We spent our last blast of summer at the beach. Jessie swam in the ocean, sifted sand on the seashore, searched for wild ponies, rode a go-kart, and went to an outdoor concert. To top it off, our hosts provided delectable meals. While we ate like kings, as soon as we returned home, our “see food” diet ended and we returned to making wise choices.
We didn’t know it at the time, but Jess was spotted at the concert. There was another Angel mom in the audience, but we didn’t learn this until I saw her post in Angelman Connections asking, “Who was that Angel?”
It’s rare for us to meet Angelman families, so I wish this mom had come over to say hello. I’ve read about other people seeing Angels in the community, but more times than not, they don’t approach them. Most likely this is because they don’t want to intrude.
This got me to thinking: Maybe we need to have a code sentence? Something to the effect of, “Do you happen to know an Angel?” For some reason, this reminds me of the Grey Poupon commercial except there would be no snobbery. (There’s an updated commercial that is rather amusing, and Jessie gave it two thumbs up.) Often, I have met people from my home state while traveling afar. You can’t help but feel a connection when you share something in common.
To me, there’s a difference between meeting an Angel family and someone who is just curious. I will shut them down if they say, “What is wrong with your child?” The only exception is when they ask about Jessie’s AAC device. The last time we traveled (to a family wedding), Jess was stopped because a parent saw her Talker. She wanted to know what program she was using. It’s rare to see someone using a computer to talk, and Jessie doesn’t mind those types of questions.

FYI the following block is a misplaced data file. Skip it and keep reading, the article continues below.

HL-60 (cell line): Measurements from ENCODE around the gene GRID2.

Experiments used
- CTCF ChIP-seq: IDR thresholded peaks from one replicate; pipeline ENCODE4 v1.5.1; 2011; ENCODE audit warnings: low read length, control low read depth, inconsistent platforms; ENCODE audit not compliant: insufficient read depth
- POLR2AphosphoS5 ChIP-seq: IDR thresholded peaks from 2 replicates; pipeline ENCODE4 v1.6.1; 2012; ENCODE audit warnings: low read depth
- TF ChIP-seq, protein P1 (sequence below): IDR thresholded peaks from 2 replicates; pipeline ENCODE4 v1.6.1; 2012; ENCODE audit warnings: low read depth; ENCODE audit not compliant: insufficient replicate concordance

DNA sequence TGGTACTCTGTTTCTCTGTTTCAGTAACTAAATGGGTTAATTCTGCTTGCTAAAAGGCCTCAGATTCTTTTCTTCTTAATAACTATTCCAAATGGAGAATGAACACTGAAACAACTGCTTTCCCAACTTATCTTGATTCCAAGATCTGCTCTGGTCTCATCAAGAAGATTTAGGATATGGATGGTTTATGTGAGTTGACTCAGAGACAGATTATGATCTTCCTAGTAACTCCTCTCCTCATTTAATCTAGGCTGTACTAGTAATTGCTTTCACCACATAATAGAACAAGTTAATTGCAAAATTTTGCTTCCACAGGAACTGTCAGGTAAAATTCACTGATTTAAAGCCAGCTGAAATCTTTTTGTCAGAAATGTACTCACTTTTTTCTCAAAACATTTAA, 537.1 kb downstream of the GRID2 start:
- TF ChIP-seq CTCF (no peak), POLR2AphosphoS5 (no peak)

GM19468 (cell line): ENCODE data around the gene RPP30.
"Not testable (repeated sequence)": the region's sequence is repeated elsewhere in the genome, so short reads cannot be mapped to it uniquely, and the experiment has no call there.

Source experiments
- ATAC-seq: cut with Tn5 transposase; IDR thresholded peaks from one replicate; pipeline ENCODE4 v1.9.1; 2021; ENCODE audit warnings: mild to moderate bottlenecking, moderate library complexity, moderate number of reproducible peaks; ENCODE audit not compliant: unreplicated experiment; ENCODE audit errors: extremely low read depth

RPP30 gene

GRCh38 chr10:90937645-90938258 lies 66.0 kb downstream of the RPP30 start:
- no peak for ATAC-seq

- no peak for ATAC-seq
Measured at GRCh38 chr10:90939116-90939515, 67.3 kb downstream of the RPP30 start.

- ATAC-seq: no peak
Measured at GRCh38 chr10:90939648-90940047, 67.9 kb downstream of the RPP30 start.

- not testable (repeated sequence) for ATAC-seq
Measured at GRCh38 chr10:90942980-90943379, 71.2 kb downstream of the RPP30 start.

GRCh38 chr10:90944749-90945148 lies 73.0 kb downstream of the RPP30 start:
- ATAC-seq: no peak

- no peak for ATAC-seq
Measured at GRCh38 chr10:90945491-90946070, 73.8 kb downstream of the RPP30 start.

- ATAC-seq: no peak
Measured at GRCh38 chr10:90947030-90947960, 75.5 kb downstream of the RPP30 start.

We know that parents need to take matters into their own hands. They should not rely solely on their schools when it comes to AAC. While some schools are current, many are not. Unfortunately, too many believe that your child needs to meet certain criteria before considering an AAC device. That is a myth.
Because Angelman syndrome is considered rare, many families have lamented that they often feel isolated. In response to this, a few fellow Angel parents and I have started a Facebook group, Angelman Syndrome — Find a Buddy, for the sole purpose of connecting with other families. What makes this different from other groups is that it isn’t a discussion group, but specifically a social network for you to find another parent who shares your interests and who understands firsthand what it takes to raise an Angel.
Upon joining (we screen to avoid the creeps from having access), share something about yourself and your child. Ideally, another parent will read your story and want to connect with you, or maybe you will see someone who shares your interest. You may find that you are already friends and didn’t know they, too, wanted someone to chat with, especially those times when the effects of Angelman has you down and feeling out. Even if you already have support, maybe you can reach out to another who is in need, or suggest this group to a parent whose child has been newly diagnosed.
The more people you know, the bigger your world gets. There is no reason to feel alone.
Note: Angelman Syndrome News is strictly a news and information website about the disease. It does not provide medical advice, diagnosis, or treatment. This content is not intended to be a substitute for professional medical advice, diagnosis, or treatment. Always seek the advice of your physician or other qualified health provider with any questions you may have regarding a medical condition. Never disregard professional medical advice or delay in seeking it because of something you have read on this website. The opinions expressed in this column are not those of Angelman Syndrome News, or its parent company, BioNews Services, and are intended to spark discussion about issues pertaining to Angelman syndrome.
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